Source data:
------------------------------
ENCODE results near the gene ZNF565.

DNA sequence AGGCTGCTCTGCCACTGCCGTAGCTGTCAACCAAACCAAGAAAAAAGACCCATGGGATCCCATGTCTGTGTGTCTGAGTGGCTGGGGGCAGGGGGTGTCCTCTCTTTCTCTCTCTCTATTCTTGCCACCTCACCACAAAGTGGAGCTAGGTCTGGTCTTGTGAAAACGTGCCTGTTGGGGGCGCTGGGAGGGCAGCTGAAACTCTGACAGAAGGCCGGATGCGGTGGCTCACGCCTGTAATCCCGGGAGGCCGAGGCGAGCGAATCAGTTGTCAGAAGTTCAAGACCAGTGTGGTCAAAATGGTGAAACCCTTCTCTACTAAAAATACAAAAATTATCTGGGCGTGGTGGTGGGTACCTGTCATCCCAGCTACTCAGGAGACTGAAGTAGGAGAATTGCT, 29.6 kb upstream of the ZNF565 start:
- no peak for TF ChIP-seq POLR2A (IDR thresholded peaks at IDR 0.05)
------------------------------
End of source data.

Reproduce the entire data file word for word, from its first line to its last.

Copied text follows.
ENCODE results near the gene ZNF565.

DNA sequence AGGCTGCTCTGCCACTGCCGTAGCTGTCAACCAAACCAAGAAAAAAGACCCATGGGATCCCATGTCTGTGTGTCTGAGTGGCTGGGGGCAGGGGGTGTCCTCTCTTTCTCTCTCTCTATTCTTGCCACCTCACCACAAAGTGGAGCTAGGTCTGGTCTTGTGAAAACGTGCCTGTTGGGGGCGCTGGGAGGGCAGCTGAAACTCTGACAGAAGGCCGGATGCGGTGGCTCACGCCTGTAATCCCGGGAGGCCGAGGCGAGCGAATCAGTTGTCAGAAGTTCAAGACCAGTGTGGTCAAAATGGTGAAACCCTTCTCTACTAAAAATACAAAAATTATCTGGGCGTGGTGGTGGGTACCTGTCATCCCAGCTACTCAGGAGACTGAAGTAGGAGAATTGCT, 29.6 kb upstream of the ZNF565 start:
- no peak for TF ChIP-seq POLR2A (IDR thresholded peaks at IDR 0.05)